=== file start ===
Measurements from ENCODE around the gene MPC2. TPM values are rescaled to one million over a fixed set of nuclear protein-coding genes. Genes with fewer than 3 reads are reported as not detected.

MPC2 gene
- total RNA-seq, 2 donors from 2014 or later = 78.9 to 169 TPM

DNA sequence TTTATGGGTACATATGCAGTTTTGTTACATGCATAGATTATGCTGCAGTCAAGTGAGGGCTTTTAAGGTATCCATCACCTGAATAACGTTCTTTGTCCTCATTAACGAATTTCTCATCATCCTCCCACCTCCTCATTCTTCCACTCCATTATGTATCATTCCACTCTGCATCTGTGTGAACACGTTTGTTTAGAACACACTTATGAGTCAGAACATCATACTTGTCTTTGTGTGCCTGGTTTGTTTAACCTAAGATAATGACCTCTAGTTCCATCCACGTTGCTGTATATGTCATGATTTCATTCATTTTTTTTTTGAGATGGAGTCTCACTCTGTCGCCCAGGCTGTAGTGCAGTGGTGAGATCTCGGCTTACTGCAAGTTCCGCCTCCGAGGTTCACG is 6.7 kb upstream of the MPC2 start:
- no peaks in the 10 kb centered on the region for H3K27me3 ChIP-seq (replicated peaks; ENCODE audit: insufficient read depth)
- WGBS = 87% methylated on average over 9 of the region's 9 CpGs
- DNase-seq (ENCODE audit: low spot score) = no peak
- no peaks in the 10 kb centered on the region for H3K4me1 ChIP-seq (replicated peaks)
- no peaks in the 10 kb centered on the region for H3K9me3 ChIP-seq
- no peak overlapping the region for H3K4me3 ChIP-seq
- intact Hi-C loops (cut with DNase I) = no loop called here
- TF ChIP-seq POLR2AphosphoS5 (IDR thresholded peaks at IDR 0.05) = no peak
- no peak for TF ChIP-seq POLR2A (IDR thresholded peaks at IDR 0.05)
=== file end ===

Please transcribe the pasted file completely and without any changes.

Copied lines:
Measurements from ENCODE around the gene MPC2. TPM values are rescaled to one million over a fixed set of nuclear protein-coding genes. Genes with fewer than 3 reads are reported as not detected.

MPC2 gene
- total RNA-seq, 2 donors from 2014 or later = 78.9 to 169 TPM

DNA sequence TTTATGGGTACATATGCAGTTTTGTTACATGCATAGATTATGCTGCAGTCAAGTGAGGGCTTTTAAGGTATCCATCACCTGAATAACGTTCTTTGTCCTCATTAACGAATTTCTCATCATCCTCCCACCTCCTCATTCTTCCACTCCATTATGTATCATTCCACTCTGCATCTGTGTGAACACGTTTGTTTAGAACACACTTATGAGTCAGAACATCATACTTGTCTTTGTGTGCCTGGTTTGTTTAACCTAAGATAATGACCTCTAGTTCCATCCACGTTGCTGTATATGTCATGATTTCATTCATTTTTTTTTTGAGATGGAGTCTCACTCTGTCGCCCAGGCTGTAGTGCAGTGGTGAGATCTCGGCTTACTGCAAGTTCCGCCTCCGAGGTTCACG is 6.7 kb upstream of the MPC2 start:
- no peaks in the 10 kb centered on the region for H3K27me3 ChIP-seq (replicated peaks; ENCODE audit: insufficient read depth)
- WGBS = 87% methylated on average over 9 of the region's 9 CpGs
- DNase-seq (ENCODE audit: low spot score) = no peak
- no peaks in the 10 kb centered on the region for H3K4me1 ChIP-seq (replicated peaks)
- no peaks in the 10 kb centered on the region for H3K9me3 ChIP-seq
- no peak overlapping the region for H3K4me3 ChIP-seq
- intact Hi-C loops (cut with DNase I) = no loop called here
- TF ChIP-seq POLR2AphosphoS5 (IDR thresholded peaks at IDR 0.05) = no peak
- no peak for TF ChIP-seq POLR2A (IDR thresholded peaks at IDR 0.05)